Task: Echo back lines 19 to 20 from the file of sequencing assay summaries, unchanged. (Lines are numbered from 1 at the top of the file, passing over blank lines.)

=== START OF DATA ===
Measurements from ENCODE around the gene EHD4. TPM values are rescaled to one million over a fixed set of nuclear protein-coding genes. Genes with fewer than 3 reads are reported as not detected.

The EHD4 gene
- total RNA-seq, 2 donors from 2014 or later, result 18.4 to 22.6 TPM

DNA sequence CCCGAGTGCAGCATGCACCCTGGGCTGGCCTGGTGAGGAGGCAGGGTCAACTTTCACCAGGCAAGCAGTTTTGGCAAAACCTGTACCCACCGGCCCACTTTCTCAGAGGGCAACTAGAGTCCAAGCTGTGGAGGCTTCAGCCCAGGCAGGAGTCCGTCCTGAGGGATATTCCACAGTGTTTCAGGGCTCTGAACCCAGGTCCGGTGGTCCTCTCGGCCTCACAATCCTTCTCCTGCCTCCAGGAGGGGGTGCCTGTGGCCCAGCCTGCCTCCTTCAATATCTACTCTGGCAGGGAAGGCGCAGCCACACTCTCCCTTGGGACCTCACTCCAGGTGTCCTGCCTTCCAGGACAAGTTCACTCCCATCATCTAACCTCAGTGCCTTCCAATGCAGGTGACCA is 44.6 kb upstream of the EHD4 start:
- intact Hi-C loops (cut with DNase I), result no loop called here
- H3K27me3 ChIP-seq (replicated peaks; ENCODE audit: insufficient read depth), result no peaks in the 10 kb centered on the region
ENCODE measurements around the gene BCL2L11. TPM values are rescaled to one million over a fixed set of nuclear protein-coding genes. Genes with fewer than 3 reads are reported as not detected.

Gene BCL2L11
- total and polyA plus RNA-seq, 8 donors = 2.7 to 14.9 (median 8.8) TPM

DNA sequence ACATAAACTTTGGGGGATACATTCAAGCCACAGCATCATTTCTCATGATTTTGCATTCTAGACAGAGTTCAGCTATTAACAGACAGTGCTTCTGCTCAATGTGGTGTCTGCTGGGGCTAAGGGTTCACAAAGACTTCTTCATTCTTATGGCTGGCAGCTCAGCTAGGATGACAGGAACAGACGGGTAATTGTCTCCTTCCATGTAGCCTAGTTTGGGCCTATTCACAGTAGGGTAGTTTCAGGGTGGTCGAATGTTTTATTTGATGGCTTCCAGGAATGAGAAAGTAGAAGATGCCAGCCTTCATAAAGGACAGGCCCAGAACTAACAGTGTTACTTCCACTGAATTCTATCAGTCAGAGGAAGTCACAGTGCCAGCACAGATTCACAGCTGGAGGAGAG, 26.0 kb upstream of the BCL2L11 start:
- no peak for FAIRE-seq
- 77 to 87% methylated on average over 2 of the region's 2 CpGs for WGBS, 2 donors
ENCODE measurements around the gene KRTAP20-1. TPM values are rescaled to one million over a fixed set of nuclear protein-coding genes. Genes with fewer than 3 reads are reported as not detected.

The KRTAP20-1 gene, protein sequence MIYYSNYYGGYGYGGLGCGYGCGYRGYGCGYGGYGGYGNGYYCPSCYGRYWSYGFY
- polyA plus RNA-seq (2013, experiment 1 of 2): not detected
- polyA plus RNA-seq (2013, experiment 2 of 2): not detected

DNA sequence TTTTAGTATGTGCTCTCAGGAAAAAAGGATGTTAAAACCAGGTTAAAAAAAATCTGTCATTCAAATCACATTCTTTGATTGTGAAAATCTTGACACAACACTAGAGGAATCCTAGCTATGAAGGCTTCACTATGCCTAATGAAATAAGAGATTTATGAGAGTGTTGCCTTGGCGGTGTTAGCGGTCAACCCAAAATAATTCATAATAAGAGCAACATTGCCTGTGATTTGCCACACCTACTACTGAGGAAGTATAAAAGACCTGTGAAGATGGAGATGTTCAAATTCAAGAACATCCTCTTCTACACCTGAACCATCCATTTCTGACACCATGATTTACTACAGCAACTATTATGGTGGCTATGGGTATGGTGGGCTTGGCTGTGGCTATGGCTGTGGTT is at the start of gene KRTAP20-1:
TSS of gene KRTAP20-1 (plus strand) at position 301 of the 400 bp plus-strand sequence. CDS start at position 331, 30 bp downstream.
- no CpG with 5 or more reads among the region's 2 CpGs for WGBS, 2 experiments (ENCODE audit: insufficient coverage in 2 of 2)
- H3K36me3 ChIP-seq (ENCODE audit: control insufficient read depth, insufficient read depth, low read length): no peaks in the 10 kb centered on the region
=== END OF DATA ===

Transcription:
- no CpG with 5 or more reads among the region's 2 CpGs for WGBS, 2 experiments (ENCODE audit: insufficient coverage in 2 of 2)
- H3K36me3 ChIP-seq (ENCODE audit: control insufficient read depth, insufficient read depth, low read length): no peaks in the 10 kb centered on the region